One of the most important components of most scientific papers, whether essay or research paper, is the thesis statement.
A thesis statement is a sentence that states what you want your paper to show, what you want to convince your readers after having read your thesis.
This is the foundation of the entire work and informs the reader exactly what you wish to achieve with the paper, what you wish to prove or disprove.
Unless you are documenting research or writing a purely descriptive essay, you will be basing the paper around this thesis statement, so it needs to be well thought out and described.
If an assignment asks you analyze, argue, compare and contrast, establish a cause or otherwise interpret, the chances are that you will need to base it around a clearly defined thesis statement.
This sets out your position, and every part of the paper will need to refer to back to it in some way.
Knowing what you are trying to achieve, and committing it to paper, can often be the difficult part, and writing the actual statement can be one of the most daunting aspects of the essay. You are trying to make sure that it informs the reader of exactly what you are proposing.
A thesis is not the subject of the paper but an interpretation or point of view.
For example, you may be writing a paper about the effects of adding omega-3 fatty acid supplements to the diet. That is the subject of the paper.
The thesis would set out what you believe, for example, you may decide to argue the case that you believe that Omega 3 fatty acids supplements are beneficial to health. You could equally argue that they have no effect, or that they are harmful.
For most papers, you want to discuss one concept and elaborate upon that, otherwise the paper quickly loses direction, never answering a point and thoroughly confusing the reader.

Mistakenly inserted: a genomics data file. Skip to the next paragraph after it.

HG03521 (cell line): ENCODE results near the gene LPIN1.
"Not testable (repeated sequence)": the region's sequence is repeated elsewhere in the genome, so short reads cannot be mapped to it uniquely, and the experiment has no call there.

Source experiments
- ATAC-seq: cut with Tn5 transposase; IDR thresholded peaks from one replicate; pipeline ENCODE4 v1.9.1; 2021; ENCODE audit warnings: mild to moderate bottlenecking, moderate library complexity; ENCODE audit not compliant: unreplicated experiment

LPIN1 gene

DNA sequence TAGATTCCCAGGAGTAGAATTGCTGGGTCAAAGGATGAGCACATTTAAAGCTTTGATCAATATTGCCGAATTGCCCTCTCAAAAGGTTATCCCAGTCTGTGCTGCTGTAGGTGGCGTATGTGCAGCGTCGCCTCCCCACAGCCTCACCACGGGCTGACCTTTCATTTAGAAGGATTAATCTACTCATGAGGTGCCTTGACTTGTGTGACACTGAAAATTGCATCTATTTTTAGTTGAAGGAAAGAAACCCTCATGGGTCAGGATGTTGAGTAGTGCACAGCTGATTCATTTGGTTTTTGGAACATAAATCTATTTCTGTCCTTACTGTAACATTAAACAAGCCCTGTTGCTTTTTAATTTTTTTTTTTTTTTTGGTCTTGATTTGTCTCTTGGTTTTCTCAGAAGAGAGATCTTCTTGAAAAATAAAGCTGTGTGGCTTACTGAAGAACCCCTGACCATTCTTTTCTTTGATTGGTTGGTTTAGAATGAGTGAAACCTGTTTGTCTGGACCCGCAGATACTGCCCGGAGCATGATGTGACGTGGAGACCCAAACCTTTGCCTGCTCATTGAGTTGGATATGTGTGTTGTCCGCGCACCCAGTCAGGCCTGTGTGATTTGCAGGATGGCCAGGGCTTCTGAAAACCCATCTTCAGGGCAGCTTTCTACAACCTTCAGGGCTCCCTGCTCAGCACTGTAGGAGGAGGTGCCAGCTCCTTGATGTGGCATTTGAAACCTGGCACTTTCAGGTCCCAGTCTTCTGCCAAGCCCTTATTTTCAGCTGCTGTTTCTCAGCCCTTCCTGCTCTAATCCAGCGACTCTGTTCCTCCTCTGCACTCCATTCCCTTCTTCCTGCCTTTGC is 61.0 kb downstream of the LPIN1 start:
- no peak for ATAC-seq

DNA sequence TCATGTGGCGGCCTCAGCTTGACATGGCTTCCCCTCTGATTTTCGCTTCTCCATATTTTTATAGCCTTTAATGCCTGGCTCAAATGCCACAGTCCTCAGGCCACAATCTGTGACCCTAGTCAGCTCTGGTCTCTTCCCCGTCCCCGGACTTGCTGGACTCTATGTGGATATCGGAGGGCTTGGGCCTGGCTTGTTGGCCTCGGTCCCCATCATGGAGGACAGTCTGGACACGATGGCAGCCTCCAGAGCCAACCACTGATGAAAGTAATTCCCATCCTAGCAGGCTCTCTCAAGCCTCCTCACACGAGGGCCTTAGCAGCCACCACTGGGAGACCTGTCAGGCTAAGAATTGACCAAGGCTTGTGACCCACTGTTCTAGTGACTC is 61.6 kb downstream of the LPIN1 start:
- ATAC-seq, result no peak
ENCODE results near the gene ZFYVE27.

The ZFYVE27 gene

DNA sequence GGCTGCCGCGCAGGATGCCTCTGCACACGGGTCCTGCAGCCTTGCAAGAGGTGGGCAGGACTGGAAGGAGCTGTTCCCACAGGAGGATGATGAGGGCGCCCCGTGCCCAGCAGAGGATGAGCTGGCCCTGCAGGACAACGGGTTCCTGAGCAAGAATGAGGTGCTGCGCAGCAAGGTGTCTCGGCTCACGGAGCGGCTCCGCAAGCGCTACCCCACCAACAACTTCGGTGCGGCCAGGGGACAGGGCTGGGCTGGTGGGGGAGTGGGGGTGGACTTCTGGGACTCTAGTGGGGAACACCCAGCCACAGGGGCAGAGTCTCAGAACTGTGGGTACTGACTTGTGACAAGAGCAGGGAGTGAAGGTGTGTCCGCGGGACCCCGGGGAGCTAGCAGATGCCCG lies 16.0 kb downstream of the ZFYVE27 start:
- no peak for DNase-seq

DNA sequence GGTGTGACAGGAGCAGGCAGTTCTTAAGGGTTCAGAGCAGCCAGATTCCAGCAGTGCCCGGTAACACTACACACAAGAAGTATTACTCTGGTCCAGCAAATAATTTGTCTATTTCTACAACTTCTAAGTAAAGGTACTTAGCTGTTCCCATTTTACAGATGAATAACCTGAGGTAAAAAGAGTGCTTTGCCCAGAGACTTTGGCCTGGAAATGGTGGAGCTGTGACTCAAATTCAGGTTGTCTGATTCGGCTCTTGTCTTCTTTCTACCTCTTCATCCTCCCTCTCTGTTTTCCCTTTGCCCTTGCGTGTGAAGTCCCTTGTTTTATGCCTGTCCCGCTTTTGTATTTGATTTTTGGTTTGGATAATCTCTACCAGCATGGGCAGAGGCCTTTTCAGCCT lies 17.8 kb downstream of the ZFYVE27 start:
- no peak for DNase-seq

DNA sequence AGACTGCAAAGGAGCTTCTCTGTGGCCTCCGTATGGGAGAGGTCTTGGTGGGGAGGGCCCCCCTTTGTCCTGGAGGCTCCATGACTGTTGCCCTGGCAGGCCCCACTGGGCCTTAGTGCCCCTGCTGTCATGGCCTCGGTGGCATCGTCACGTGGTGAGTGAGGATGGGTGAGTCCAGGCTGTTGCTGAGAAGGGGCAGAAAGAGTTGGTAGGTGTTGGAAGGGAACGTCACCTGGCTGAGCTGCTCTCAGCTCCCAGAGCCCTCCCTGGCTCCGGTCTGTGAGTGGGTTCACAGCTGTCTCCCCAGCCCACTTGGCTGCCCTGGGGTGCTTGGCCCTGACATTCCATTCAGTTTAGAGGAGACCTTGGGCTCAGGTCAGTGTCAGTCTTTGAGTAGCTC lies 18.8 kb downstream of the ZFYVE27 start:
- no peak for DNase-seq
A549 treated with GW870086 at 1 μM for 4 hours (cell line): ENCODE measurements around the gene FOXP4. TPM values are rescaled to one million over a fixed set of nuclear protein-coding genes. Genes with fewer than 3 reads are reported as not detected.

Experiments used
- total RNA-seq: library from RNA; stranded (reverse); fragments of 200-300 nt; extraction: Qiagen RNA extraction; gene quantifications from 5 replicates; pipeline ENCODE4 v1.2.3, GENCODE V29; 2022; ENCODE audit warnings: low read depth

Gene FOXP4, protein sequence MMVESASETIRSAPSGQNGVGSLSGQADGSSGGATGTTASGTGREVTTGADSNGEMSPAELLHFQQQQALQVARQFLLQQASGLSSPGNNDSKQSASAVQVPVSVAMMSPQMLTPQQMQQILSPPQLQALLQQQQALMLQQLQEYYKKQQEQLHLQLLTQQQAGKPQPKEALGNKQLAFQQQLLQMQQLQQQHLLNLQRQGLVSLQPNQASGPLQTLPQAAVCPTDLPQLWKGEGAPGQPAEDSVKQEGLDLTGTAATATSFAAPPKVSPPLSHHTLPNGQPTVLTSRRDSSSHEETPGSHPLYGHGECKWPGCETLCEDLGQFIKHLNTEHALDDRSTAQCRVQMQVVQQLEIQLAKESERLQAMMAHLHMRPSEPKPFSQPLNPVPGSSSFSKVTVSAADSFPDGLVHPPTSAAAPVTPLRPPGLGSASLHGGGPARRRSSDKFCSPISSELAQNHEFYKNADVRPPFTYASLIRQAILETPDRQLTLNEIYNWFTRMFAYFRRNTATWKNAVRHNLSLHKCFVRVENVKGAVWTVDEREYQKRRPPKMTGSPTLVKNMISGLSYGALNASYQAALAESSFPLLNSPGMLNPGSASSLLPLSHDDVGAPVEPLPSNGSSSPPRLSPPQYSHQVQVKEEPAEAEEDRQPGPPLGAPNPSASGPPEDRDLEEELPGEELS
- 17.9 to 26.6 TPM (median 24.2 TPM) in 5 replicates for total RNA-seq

It is better to pick one of the two types and base an essay around that. You could argue that operant conditioning is the major factor underlying the addiction, and set out to prove it. Pavlov would still crop up in the paper, but as part of the background.
Your thesis statement should draw together all of the background contained in your introduction and turn it into a single statement. It is not a short rerun of the introduction, but a position.
A thesis statement should be in the introduction of the paper, taking up a sentence or so. It is generally in the first paragraph, although some writers prefer to discuss the background and build up to the thesis at the end of the introduction.
This is generally perfectly acceptable, although you should check with your supervisor.
For an essay, you will need to establish your aim, and the overall direction of the paper. Just because the thesis statement is the foundation of the experiment does not mean that you need to do it first.
It is usually best to do some background information and skim through the sources before trying to fashion a statement. This will become your 'working' thesis and, unlike a hypothesis, it can change and adapt as you write and modify the paper.
A thesis statement is not set in stone, and can be modified and refined as you develop the essay. As you uncover more information, you may change your view slightly.
In an argumentative essay, for example, where you have to try to rebut arguments, it is not unknown for the writer to convince themselves that the opposite is true, and completely change the thesis. This is not a problem, and is all part of the scientific process.
Once you have written your essay, and are ready to proof-read, it is important to check your work and ensure that it addresses the thesis. Every single paragraph should be related to this initial statement in some way, or it risks drifting off into irrelevance.
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